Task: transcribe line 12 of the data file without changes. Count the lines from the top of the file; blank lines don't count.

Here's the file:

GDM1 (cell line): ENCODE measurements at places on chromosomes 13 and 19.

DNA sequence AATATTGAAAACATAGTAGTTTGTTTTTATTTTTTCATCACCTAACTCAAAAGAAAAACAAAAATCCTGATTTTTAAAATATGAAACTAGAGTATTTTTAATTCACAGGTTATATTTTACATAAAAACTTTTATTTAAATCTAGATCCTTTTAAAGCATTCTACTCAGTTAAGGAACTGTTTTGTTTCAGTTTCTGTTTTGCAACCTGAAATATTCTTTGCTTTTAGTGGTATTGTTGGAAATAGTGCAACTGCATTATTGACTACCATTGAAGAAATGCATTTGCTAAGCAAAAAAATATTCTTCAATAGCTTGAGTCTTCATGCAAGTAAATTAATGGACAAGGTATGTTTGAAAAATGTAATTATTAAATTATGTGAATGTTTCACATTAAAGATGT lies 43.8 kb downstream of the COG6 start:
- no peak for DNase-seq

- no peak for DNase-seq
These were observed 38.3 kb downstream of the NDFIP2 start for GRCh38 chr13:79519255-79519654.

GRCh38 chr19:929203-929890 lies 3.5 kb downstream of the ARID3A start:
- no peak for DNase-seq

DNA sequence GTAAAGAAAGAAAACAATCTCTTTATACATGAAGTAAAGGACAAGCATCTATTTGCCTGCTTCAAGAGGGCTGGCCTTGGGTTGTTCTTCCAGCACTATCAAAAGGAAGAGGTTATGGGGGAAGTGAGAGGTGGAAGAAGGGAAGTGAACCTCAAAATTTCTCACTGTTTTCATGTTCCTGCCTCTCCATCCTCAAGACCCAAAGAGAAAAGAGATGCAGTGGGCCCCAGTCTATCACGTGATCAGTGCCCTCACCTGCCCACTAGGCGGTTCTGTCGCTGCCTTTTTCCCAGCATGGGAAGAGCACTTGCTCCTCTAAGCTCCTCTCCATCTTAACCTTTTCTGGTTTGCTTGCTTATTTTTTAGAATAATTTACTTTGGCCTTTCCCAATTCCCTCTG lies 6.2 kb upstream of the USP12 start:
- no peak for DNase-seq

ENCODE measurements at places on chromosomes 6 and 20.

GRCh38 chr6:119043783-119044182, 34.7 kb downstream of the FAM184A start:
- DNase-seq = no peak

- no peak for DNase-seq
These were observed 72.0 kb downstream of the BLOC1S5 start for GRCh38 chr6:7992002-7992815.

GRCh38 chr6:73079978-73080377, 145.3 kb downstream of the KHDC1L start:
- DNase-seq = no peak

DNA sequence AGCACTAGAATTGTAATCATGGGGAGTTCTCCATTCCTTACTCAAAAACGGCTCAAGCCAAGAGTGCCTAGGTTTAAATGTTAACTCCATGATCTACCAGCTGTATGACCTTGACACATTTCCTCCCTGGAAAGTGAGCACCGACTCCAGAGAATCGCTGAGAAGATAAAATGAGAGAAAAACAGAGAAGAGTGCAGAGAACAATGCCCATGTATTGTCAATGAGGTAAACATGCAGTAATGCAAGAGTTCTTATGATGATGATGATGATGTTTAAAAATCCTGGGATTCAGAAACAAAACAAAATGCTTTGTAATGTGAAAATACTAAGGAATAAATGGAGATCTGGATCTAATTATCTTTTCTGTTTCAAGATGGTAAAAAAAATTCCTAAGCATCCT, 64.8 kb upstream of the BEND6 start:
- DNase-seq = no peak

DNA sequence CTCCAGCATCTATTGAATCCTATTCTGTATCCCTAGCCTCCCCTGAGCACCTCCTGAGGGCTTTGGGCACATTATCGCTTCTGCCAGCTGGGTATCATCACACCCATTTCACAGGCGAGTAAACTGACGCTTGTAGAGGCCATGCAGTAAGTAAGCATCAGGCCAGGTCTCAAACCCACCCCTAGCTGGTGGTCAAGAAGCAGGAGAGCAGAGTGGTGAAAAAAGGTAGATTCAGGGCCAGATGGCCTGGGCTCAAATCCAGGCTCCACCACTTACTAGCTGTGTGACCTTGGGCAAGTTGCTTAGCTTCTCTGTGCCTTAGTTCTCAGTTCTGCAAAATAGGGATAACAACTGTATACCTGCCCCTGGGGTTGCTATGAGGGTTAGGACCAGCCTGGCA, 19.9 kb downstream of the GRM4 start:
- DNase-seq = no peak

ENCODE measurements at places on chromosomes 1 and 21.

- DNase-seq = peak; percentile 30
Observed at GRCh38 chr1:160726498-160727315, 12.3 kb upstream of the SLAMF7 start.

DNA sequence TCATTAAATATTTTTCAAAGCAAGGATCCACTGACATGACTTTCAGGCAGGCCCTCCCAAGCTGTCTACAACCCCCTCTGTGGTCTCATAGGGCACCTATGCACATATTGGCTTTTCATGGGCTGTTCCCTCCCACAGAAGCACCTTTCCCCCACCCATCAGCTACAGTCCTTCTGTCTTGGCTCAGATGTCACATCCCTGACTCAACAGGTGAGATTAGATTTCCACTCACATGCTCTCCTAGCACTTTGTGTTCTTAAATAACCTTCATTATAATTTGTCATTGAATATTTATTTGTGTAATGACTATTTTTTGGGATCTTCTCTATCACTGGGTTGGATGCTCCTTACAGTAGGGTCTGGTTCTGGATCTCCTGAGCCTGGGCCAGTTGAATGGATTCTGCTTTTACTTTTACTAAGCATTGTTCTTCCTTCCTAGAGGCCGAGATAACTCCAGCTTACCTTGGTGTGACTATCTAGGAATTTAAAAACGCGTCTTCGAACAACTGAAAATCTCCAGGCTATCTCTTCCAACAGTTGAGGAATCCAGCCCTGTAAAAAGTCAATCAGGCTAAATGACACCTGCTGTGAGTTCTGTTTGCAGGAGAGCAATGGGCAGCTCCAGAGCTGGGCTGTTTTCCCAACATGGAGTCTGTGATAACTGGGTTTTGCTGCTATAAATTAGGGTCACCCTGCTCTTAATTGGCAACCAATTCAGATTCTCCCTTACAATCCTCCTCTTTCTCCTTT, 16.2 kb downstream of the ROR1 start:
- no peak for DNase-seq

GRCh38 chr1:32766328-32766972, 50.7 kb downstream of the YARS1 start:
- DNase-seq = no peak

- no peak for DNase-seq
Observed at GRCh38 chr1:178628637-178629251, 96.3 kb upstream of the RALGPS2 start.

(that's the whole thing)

- DNase-seq = no peak